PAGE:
Jerusalem Old City from Mount of Olives / Photo by Wayne McLean, Wikimedia Commons
The United States should reevaluate its role and potentially recuse itself from all future decisions between Israel and Palestine.
By Joy Caroline Hicklin / 04.26.2018
Halfway through the month of May, most of us will be enjoying the warmer weather sneaking its way in past the winter. But in Israel and Palestine, May 15 will prove to be quite a divisive event. The current protests in Gaza are scheduled to last until the same day the US plans to move its embassy to Jerusalem. The tricky thing about protests, though, is that they often take on a life and heat of their own as time progresses. With Hamas, the Palestinian Authority and Israel as key players, the lines are often blurred. Including any additional players will prove detrimental to the future of peace in the Middle East.
The international community is not known for its ability to act based on hindsight. Even with the advantage of a well-documented history, leaders across the globe still neglect to notice social and political issues that could be solved without arbitrary decisions.
The current state of the Israeli-Palestinian conflict is at a standstill; fruitless negotiations and forced pleasantries shine through more than any diplomatic genius. Potentially, the slow-moving wheels of diplomacy are a positive hallmark in this instance. Prior to US President Donald Trump declaring Jerusalem the capital of Israel in December 2017, the international community was still focused elsewhere. However, after this statement, various religious and military groups voiced their concern and desperation at the president’s decision, and the spotlight was focused directly on the city of Jerusalem.
Fast forward to 2018, and President Trump is no longer certain that either side truly desires peace through mediation and compromise. Throughout his campaign and presidency, Trump has favored Israel, but these most recent comments likely illustrate what both sides have known for a while.
Some scholars argue that the sovereign state of Israel was only made possible because of the mass killing of Jews during World War II. Although the notion that “without Auschwitz there would be no Israel” is a bit extreme, a similar thought can be applied to Palestine today.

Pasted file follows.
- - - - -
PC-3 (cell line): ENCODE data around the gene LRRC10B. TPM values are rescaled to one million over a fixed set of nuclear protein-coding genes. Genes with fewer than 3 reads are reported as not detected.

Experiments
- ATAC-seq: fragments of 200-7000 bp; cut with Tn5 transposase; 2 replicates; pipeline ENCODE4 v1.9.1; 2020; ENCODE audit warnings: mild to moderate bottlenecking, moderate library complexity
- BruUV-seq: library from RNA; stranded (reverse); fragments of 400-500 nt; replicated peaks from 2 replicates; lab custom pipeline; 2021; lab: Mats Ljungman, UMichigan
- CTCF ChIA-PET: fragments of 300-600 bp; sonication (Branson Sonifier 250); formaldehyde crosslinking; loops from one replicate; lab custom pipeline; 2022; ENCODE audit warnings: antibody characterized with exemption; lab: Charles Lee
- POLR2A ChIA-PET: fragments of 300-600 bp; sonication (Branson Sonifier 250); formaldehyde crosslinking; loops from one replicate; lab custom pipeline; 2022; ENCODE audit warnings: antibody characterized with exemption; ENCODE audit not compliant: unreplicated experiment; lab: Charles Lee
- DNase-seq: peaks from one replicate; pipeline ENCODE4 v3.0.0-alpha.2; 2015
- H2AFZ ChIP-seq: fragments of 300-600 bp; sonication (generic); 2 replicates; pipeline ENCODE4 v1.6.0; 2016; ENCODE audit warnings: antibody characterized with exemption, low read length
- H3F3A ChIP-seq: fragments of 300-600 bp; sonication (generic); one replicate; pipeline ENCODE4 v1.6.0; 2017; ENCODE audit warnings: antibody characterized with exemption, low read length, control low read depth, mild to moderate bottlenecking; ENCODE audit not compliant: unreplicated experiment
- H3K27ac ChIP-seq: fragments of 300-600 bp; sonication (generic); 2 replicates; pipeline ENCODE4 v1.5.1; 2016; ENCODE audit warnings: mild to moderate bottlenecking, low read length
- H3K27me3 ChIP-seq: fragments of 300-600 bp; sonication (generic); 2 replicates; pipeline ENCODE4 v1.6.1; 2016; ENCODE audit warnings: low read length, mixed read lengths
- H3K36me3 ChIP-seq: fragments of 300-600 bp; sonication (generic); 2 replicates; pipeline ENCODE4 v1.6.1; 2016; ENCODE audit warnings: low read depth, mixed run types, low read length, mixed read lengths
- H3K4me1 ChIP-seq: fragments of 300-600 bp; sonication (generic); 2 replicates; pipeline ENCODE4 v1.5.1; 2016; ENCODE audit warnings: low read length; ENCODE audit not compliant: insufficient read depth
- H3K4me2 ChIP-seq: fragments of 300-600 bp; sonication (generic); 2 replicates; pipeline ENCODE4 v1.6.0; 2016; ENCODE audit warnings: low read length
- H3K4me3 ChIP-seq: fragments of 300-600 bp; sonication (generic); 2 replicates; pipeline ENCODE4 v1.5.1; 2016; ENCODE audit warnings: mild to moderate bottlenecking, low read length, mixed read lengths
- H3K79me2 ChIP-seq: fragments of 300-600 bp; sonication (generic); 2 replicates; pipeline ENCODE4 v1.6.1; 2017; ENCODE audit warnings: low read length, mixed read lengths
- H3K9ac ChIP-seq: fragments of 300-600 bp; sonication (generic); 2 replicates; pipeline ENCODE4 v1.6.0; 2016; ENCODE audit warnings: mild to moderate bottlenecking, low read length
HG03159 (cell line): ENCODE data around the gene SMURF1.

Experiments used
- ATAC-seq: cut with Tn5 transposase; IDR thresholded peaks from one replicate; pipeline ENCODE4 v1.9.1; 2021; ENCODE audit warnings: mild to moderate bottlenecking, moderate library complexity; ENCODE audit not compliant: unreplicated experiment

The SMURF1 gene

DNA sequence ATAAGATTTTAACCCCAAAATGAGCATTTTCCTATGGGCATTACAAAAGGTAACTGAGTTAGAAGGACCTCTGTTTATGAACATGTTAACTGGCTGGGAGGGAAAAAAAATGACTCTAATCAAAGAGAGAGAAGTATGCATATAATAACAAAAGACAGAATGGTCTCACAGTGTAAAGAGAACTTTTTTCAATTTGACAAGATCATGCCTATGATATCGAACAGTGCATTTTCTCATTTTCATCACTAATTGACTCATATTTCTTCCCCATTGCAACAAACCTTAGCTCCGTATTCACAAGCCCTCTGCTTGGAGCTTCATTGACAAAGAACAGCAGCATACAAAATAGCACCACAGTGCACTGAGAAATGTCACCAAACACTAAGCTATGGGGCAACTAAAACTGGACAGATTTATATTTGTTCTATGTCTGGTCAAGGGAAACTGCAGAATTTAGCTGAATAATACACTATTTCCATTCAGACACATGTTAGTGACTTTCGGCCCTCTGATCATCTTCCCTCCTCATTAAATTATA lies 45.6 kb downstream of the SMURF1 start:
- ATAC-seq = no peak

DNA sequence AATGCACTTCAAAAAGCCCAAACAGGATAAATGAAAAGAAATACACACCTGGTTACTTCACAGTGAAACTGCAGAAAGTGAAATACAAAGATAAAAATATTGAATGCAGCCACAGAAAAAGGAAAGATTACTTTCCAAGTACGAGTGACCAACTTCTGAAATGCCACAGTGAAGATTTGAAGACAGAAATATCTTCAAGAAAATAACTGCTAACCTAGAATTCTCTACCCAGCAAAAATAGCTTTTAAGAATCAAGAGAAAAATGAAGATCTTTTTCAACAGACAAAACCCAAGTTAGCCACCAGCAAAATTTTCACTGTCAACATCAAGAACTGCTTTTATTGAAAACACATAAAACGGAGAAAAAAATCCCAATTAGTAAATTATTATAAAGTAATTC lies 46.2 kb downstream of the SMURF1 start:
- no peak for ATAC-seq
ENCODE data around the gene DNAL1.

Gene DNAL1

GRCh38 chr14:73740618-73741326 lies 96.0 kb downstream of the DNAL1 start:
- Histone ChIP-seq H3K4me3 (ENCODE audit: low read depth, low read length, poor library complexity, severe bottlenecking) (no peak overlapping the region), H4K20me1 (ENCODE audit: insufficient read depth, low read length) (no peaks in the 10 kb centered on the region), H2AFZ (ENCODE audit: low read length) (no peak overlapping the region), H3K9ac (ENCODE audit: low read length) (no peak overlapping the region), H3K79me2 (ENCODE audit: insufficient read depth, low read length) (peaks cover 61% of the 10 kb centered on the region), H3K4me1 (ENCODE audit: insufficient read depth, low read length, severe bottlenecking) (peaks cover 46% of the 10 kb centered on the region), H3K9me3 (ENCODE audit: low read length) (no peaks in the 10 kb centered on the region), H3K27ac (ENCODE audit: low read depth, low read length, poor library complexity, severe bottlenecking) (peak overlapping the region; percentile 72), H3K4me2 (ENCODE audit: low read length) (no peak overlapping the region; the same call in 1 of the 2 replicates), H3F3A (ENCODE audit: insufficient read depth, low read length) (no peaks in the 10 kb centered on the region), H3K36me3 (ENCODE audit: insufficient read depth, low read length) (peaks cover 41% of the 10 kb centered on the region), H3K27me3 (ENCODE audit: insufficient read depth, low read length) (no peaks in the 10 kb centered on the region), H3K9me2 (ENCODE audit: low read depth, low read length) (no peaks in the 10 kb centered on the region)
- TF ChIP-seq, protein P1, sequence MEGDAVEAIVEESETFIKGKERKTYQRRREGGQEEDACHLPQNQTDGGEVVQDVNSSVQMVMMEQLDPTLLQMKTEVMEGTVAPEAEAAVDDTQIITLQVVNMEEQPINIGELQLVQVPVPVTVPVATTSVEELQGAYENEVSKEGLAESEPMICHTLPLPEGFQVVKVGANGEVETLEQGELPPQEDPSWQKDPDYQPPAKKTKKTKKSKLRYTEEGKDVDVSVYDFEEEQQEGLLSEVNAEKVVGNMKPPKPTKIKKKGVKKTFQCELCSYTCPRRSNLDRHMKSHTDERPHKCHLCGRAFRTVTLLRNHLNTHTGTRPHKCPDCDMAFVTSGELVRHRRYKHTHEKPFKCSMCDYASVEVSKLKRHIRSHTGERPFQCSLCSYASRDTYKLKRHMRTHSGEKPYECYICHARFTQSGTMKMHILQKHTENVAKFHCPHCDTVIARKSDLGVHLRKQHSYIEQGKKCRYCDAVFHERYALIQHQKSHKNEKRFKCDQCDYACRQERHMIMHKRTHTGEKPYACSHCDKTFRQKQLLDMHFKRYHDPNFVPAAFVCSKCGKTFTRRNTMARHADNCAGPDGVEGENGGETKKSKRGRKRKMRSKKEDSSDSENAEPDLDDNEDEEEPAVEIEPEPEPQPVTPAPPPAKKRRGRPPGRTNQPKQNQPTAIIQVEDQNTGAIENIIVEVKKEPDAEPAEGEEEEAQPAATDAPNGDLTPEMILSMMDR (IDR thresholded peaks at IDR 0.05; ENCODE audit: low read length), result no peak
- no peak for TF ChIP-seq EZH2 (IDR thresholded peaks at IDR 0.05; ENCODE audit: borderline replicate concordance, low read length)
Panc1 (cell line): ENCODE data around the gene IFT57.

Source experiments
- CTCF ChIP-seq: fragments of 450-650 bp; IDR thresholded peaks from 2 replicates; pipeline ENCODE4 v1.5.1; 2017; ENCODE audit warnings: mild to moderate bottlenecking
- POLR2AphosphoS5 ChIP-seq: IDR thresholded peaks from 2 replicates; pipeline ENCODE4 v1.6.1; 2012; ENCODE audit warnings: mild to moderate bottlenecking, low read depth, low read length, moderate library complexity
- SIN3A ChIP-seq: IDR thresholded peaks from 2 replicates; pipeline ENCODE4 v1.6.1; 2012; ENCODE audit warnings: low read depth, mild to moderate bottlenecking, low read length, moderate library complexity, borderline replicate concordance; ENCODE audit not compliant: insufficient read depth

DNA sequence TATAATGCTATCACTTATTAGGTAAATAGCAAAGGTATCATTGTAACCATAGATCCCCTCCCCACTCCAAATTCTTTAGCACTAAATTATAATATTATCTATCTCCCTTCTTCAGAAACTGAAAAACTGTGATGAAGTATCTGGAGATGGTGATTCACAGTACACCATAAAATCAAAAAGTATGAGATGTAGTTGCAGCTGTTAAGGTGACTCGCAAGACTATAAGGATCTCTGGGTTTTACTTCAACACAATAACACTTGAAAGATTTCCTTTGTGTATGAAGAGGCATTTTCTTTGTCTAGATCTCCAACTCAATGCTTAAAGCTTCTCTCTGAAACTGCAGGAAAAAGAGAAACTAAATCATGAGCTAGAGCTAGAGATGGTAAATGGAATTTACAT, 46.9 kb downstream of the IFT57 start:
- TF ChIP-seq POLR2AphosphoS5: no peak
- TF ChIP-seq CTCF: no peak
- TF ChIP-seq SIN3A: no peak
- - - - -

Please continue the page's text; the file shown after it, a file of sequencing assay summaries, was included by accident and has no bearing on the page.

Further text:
Continuing to unilaterally make decisions that drastically affect two questionably sovereign states will prove detrimental to President Trump’s foreign policy legacy as well as his current role in the administration. Furthermore, decisions that favor Israel completely over Palestine will prove fatal in efforts at reconciliation in the Middle East as a whole. Western involvement of any kind in Middle Eastern politics proves futile. Politicians simply do not know enough about the history and identity of the places with whom they’re toying.
Identity is the root issue at the heart of the Israeli-Palestinian conflict. If one strips away all political and social ramifications and asks an individual who they are, one will find that the answers vary drastically. Jews had a rotten end of history — even after World War II, in 1951 over 1 million Jews were expelled from Arab states. Similarly, if Israel continues to exclude Palestinians from decisions regarding disputed territory, these actions will likely foster the same phenomenon as Iraq in the 1950s. While Iraq assumed that as a state it would prosper while punishing the Jews, in reality, it helped bolster the formation of Israel.
At the close of the 21st century, likely no one will care or recall why the US embassy moved to Jerusalem, but they will remember the reaction of the United States and Israel. Rather than continuing to force discussions and failing to arrive at any feasible compromise, the United States should reevaluate its role and potentially recuse itself from all future decisions between Israel and Palestine. Withdrawing from certain negotiations and refraining from decisions that would further alienate one side will prove the best general strategy for the Trump administration. Currently, no peace plan is published publicly, which means there’s still time to take a step back.